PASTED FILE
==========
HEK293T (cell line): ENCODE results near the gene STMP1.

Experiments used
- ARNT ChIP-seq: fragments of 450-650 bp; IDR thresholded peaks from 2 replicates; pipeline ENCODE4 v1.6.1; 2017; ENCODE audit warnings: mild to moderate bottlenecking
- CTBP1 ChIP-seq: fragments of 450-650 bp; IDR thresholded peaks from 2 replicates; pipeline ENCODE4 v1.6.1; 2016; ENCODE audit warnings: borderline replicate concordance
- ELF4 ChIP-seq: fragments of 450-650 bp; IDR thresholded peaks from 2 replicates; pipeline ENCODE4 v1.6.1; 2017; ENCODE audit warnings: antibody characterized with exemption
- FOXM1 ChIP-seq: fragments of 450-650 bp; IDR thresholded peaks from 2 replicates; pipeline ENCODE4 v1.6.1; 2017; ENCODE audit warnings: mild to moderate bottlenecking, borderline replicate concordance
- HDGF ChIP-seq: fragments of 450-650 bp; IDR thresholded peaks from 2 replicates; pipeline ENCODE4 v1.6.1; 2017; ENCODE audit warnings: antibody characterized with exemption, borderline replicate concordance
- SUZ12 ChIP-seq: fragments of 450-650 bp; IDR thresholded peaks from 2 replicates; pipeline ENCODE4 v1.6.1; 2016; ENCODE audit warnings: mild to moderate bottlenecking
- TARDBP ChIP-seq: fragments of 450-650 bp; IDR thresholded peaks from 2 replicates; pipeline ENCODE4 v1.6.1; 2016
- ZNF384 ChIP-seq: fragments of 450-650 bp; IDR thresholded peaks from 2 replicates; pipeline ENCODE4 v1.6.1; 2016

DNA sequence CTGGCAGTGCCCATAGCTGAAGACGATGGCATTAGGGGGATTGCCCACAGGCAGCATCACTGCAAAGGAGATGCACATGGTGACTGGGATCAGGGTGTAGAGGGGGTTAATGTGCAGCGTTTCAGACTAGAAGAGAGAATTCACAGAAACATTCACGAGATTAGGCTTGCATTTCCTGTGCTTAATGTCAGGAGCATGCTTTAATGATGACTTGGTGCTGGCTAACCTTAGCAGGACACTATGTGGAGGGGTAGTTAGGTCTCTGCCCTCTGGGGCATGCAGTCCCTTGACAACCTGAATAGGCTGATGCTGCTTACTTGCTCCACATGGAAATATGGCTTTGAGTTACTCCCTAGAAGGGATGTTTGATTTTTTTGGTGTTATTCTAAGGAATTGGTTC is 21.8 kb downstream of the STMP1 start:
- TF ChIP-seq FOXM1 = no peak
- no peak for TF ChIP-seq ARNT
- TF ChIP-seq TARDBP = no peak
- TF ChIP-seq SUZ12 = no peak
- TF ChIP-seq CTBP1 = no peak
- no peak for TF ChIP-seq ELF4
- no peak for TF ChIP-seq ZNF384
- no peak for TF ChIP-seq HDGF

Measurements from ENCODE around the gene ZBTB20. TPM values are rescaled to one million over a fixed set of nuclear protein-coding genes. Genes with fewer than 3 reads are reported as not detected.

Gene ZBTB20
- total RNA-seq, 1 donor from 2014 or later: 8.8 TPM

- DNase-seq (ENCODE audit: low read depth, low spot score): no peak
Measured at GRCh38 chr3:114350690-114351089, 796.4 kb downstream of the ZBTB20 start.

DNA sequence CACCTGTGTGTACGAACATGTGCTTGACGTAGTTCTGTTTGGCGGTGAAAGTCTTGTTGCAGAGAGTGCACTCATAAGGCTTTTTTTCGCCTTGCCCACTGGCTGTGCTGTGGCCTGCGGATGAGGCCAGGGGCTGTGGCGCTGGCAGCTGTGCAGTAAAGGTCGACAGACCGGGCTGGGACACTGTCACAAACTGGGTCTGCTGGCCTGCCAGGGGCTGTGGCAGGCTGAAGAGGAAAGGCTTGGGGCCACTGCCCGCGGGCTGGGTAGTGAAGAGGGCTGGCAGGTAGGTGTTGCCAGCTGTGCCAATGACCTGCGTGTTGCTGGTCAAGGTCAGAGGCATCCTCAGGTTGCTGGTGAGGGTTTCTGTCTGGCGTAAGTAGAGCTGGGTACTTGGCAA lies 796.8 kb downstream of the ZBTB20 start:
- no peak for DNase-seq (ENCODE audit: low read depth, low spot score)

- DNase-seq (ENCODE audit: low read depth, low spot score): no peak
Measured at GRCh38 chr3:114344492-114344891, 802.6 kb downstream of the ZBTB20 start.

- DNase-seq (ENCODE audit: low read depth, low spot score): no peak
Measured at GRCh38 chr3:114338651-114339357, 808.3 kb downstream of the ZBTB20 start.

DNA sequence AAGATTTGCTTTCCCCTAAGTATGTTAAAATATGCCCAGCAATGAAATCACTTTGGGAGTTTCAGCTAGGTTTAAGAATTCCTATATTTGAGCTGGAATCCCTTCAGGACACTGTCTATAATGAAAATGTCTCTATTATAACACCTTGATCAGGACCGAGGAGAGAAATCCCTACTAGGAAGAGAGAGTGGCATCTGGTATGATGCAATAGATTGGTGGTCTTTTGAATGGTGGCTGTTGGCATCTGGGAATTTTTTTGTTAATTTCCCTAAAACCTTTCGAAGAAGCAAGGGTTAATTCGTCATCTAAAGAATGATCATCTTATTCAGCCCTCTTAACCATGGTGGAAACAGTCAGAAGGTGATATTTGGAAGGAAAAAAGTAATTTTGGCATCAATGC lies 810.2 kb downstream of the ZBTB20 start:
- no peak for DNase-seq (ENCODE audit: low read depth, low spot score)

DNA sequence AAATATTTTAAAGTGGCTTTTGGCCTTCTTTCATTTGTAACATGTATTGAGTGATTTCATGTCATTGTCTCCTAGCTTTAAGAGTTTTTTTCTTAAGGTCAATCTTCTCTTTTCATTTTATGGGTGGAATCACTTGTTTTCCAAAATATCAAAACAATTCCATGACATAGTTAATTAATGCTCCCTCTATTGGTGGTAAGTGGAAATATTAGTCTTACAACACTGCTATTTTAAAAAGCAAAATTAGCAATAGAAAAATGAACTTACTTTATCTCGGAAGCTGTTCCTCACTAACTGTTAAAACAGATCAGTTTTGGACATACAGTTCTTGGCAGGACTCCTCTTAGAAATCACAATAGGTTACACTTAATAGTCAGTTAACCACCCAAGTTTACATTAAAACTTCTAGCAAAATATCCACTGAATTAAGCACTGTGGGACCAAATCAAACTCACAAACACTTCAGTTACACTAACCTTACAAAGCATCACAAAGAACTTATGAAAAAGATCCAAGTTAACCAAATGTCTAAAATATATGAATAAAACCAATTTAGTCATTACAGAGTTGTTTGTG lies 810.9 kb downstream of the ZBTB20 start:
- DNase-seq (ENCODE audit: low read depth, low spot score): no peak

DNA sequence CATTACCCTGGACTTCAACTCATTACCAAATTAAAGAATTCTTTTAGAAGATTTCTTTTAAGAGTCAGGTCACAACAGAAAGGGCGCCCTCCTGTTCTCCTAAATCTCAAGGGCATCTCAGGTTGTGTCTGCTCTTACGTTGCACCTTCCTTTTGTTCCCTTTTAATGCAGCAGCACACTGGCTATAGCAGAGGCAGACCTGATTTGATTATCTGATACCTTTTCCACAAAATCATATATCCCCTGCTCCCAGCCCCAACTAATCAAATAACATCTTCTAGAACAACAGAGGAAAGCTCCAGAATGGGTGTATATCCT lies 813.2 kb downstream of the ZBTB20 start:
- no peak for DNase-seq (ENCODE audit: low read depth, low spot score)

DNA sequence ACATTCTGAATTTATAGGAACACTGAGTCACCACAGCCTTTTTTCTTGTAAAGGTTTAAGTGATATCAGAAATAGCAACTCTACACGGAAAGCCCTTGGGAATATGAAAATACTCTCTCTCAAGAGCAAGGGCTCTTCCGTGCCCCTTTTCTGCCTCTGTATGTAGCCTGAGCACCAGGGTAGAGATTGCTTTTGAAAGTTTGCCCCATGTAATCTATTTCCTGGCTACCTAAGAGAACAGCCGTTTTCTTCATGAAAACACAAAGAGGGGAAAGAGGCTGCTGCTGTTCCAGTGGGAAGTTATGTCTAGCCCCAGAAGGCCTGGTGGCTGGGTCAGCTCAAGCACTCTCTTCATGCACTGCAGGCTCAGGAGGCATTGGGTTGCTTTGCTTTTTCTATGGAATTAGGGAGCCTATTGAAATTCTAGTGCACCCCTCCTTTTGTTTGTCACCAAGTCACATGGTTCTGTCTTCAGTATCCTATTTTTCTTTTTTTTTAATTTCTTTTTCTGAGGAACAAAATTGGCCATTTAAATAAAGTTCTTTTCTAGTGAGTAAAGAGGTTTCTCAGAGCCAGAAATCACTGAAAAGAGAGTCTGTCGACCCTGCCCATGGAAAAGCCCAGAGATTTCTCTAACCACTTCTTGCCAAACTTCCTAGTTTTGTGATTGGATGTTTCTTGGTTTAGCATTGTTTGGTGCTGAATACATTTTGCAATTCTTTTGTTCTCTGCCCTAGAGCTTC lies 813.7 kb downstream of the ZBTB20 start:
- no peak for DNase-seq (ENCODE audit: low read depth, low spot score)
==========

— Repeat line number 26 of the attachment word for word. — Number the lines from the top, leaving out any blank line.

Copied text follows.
- no peak for DNase-seq (ENCODE audit: low read depth, low spot score)